BOOK: If we’d made love last night, I’d have to stay. Or you’d have to leave.
Book’s sense of commitment to the Amish people he’s bonded with, particularly Samuel and Rachel, make him hesitant about leaving them behind. In Book’s final scene with Rachel, each looks longingly at each other, but neither can ask the other to commit to a change in lifestyle.
In Philadelphia, Book investigates the murder in standard fashion, exposing Samuel and Rachel to lineups, mugshots, and the whacking of the usual suspects; While recovering at the Lapp farm and distracted by Rachel’s charms, Book ignores his goal while milking cows, doing carpentry, barn-raising, and eventually fixing the car; Delaying too long, Book’s goal comes to him in the form of Schaeffer’s men: he leads them through the labyrinth of the barn, dodging cows, climbing ladders, killing the clueless Fergie with kernels in the silo, shooting McFee.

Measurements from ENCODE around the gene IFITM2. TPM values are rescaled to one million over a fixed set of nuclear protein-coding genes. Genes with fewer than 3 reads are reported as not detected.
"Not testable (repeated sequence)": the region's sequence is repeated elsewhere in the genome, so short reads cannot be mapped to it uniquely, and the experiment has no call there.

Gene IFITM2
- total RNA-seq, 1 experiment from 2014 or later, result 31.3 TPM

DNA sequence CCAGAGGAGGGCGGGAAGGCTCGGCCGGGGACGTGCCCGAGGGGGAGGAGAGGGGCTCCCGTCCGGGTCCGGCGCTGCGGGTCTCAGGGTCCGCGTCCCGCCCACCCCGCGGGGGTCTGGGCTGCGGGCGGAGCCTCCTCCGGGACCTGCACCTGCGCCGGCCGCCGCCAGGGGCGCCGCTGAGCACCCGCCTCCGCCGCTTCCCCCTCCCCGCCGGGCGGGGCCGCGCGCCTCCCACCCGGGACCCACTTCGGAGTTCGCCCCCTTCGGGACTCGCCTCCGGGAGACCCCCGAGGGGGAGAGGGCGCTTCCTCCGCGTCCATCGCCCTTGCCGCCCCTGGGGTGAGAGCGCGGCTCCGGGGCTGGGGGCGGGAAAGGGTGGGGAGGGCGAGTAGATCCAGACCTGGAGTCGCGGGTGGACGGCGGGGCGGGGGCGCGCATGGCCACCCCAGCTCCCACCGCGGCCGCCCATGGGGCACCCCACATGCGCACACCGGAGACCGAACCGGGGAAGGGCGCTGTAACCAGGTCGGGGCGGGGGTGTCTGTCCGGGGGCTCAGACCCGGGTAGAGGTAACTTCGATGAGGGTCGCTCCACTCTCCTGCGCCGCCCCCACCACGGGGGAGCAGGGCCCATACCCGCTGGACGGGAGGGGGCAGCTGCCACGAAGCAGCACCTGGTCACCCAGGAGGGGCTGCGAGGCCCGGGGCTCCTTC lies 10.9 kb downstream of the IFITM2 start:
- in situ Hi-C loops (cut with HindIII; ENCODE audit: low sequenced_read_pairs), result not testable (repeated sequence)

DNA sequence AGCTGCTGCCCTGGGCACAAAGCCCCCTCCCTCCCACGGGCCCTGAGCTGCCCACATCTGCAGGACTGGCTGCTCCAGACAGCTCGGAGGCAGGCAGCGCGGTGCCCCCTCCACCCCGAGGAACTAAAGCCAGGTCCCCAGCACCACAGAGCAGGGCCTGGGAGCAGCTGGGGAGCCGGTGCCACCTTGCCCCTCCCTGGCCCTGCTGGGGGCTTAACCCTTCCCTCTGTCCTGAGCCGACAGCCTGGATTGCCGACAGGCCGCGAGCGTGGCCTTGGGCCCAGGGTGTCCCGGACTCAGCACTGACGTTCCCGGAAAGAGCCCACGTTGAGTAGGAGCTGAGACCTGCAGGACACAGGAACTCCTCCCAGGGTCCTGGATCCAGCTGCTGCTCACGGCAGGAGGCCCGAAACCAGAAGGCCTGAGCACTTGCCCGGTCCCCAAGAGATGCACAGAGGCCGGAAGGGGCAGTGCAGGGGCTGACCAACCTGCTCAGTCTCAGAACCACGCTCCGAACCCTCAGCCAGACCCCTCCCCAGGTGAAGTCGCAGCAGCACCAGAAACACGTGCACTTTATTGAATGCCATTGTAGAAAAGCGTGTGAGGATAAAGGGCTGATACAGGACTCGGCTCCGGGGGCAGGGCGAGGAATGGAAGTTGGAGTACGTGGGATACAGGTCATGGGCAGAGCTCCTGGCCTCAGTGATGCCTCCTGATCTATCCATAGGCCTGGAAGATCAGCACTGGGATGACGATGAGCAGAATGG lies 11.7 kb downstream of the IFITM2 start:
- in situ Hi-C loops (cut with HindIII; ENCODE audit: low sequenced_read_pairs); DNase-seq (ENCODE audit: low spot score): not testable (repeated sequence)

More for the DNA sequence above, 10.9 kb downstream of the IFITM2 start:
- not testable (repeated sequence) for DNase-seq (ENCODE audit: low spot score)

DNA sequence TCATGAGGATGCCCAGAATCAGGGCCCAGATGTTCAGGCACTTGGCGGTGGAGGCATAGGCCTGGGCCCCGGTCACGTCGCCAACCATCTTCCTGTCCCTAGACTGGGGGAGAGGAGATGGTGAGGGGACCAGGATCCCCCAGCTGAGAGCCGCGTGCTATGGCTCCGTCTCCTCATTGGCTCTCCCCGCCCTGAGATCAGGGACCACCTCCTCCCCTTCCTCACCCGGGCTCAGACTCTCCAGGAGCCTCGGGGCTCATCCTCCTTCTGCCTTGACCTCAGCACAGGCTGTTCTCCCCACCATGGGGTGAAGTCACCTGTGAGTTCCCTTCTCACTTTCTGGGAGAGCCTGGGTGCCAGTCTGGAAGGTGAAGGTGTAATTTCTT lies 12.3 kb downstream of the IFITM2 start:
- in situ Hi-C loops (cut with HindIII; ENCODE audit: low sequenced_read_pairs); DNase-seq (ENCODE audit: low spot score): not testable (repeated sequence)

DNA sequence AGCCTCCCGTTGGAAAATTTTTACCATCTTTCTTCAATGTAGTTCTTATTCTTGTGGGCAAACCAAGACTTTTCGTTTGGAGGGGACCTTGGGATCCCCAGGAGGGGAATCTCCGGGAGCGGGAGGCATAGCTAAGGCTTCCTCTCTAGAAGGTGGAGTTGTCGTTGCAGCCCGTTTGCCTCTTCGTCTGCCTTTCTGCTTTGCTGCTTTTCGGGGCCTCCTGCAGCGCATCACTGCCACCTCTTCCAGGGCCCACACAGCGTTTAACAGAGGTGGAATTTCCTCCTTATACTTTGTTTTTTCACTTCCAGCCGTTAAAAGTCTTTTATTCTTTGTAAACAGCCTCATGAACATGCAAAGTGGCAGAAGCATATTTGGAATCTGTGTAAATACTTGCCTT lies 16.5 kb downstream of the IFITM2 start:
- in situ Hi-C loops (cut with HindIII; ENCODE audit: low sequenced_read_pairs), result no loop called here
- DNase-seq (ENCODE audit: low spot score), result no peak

More Influence Character Information →
- Influence Character Description
“JOHN BOOK, who comes striding through to be momentarily lost in the crowd of police, reporters and others. He is about 40, with a rangy, athletic body.”
(Wallace and Kelley, p. 13)
- Influence Character Throughline Synopsis
Unpopular Internal Affairs detective John Book takes the case when an undercover narcotics cop is murdered. Discovering his boss’s involvement, the wounded Book hides out in the Amish community of his witness, Samuel. Nurtured by the boy’s mother Rachel, he recovers and gains the respect of the Amish. Though the community rallies round him to help defeat his pursuers, he doesn’t really belong, and relinquishes his love for Rachel to return to the big city.
- Influence Character Backstory
In a scene from the screenplay not used in the film, Book’s ex-boss tries to persuade him not to investigate the murder: